are rapidity of work, the fact that each course is platted
independently, and the certainty of the plats closing, pro-
vided the latitudes and departures have previously been
balanced.

1333. Calculating the Content. The survey of a
field or farm having been made and platted, the content can
always be found by dividing the plat into triangles, and



LAND SURVEYING.



725



scaling off their bases and perpendiculars from which the
contents are calculated. This and other methods previously
mentioned are only approximate, the degree of accuracy
depending upon the largeness of the scale and the skill of
the draftsman. The method of calculating content by
latitudes and departures is perfectly accurate, and does not
require the previous preparation of a plat.

1334. Definitions. If a meridian be passed through
the extreme east or west corner of a field, the perpendicular
distance from any station to that meridian is the longitude
of that station, additive or plus if east and subtractive or




minus if west. The distance of the middle point of any line,
such as the side of the field, from the meridian is called the
longitude of that side. The difference of the longitudes
of the two ends of a line is called the departure of the line;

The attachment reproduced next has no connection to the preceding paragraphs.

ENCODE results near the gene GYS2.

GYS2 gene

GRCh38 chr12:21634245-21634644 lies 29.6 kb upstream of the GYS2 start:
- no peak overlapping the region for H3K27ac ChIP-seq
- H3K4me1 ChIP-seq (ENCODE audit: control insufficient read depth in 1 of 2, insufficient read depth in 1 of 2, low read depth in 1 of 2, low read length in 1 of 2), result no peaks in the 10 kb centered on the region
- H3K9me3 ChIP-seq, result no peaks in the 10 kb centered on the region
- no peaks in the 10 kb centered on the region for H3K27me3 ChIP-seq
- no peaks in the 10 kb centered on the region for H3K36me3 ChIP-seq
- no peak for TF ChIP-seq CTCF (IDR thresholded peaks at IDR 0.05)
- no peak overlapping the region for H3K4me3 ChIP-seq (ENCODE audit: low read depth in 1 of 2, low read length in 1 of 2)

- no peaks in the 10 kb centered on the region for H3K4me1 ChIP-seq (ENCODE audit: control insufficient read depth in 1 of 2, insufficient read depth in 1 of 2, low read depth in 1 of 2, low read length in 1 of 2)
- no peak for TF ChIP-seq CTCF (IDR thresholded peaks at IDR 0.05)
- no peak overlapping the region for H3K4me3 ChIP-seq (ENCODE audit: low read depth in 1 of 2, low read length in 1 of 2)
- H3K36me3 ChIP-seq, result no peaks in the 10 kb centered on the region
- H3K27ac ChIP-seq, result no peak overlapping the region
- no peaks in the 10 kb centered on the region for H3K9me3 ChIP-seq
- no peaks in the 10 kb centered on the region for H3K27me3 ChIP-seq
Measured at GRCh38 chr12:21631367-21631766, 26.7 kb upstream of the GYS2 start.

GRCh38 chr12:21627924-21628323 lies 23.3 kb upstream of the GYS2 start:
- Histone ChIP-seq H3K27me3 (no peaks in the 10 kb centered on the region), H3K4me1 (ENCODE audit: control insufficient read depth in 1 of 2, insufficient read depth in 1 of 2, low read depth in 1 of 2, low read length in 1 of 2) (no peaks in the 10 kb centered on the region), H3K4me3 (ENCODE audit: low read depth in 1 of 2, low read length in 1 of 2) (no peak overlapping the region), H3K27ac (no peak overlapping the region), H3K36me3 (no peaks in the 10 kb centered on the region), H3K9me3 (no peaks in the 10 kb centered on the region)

the difference of the latitudes of the two ends of a line is
called the latitude of the line.



720 LAND SURVEYING.

1335. Longitudes. Let N S, Fig. 322, be the
meridian passing through the extreme westerly station of
the field A B C D E. From the middle and ends of each
side draw perpendiculars to the meridian. These perpendicu-
lars will be the longitudes and departures of the respective
sides. The longitude F G of the first course A B is evi-
dently equal to one-half its departure H B. The longitude
/ K of the second course B C is equal to ./ L + L M -\- M K
equal to the longitude of the first course plus half the de-
parture of the first course plus half the departure of the
course itself. The longitude Y Z of some other course E A,
taken anywhere, is equal to W X V X U V, or equal
to the longitude of the preceding course minus half the de-
parture of that course minus half the departure of the course
itself, i. e., equal to the algebraic sum of these three parts,